Is Patch in a tailspin?

Faith Merino · June 9, 2011 · Short URL:

A Patch employee points to flagging sales and poor leadership that are dooming the company's future

When you look at Patch’s structure, it really makes you wonder how it’s managed to survive this long. Most businesses strive for fewer employees and more effective product distribution, while Patch seems to be aiming for the exact opposite. And now it would appear that Patch is starting its slow spiral down the drain, according to one anonymous sales executive who spoke with Business Insider about the company’s poor health.

The exec, who described herself as a “disgruntled employee,” revealed that Patch sales are miserably low. Meanwhile, the editorial staff is overworked and has already gone through one full changeover. As a result, employee morale is low.

So what’s responsible for the falling sales? A price increase for a mediocre product, according to the anonymous exec. Patch recently raised its rates by 10% to 20%, but the exec notes that the problem with Patch is that it’s essentially selling brand advertising campaigns for smaller businesses that shouldn’t be putting their money into brand advertising right off the bat. To make matters worse, Patch relies on banner ads, which are an old horse, just with a new trick: local.

In summary: “The advertising cannot support the local Patch model the way it stands.”

This shouldn’t come as a surprise to anyone when you consider the fact that Patch is employee-heavy and product-light. As a hyper-local news source, Patch has 800 different individual sites throughout the U.S.—each with its own editor and writing staff.  AOL hopes to expand Patch to 1,000 sites by the end of the year—which translates to a total of 1,000 editors and even more writers.  Analysts estimate that this will cost AOL some $120 million, which wouldn’t be a big deal if Patch was drawing big numbers, but that’s not the case. The entire Patch network combined sees just under 7 million monthly uniques.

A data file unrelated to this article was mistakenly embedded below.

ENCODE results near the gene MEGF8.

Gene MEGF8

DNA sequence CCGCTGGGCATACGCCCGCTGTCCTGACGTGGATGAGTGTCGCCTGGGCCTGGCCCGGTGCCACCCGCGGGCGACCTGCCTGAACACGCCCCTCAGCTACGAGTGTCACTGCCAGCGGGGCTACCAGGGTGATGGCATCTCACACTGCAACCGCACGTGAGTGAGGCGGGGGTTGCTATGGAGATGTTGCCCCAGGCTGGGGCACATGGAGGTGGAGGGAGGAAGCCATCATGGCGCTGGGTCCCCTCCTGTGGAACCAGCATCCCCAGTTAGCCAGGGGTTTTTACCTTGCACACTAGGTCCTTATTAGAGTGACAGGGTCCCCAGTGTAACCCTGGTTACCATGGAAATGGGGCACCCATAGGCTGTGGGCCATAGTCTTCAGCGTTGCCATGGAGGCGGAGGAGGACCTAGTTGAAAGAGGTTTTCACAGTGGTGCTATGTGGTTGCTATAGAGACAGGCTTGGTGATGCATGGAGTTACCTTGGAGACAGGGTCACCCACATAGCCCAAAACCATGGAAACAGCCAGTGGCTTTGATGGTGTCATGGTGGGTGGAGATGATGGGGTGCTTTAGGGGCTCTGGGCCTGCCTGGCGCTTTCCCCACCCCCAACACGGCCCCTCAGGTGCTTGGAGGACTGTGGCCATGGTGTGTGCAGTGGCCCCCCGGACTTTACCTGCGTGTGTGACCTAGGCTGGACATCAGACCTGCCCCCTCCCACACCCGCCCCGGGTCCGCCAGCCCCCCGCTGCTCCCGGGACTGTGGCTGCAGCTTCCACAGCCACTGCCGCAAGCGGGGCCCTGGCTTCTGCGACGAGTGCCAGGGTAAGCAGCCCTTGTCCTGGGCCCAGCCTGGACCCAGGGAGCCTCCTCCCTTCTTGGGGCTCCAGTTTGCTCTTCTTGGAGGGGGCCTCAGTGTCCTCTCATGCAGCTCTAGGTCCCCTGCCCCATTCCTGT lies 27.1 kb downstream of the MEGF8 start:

To put it bluntly, the Patch model doesn’t add up, but it’s near and dear to Tim Armstrong, who sees it as a solution to the disappearance of local news publishers. Armstrong has claimed in the past that Patch will be the key to AOL's turnaround, and as the former CEO of Patch before becoming the head of AOL, I'm sure Armstrong believes this to be true, but that doesn’t change Patch’s innate structural inefficiency.

The sales exec concluded that poor leadership is at the heart of Patch's issues, with the wrong people in leadership roles (which, to be fair, every disgruntled employee says).

Patch declined to comment. 

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